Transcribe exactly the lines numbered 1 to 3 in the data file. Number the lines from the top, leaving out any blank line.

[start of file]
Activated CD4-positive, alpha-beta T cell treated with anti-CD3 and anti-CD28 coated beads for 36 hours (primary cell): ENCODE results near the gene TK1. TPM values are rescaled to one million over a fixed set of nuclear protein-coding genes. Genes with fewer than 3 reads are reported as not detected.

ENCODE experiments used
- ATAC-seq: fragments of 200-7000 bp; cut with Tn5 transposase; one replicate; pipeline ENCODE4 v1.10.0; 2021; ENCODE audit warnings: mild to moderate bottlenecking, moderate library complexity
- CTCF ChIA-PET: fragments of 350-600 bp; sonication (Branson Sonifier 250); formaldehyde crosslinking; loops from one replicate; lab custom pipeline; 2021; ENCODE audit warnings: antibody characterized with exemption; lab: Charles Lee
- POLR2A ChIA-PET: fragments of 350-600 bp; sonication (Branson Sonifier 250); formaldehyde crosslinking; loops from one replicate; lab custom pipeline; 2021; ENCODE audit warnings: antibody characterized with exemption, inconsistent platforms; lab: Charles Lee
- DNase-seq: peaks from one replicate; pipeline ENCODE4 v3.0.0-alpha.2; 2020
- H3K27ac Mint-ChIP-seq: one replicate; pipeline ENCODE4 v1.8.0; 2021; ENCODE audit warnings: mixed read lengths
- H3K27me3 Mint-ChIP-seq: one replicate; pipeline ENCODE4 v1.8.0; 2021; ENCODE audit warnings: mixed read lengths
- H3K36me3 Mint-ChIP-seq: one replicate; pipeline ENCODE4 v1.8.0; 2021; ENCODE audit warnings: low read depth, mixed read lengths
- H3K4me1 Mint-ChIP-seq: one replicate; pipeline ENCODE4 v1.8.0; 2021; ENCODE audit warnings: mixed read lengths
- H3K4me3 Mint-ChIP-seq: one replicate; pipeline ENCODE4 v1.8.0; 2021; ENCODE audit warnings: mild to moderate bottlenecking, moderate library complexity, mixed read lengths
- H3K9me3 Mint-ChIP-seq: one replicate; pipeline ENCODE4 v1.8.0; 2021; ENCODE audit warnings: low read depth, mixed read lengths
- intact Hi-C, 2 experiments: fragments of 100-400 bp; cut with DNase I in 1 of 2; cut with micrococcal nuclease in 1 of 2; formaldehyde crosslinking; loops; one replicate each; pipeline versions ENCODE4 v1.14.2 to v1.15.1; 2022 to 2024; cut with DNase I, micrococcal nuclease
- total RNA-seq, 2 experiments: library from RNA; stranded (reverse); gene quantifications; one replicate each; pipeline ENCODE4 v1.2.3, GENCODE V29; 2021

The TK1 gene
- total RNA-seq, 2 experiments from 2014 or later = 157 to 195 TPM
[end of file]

Activated CD4-positive, alpha-beta T cell treated with anti-CD3 and anti-CD28 coated beads for 36 hours (primary cell): ENCODE results near the gene TK1. TPM values are rescaled to one million over a fixed set of nuclear protein-coding genes. Genes with fewer than 3 reads are reported as not detected.

ENCODE experiments used
- ATAC-seq: fragments of 200-7000 bp; cut with Tn5 transposase; one replicate; pipeline ENCODE4 v1.10.0; 2021; ENCODE audit warnings: mild to moderate bottlenecking, moderate library complexity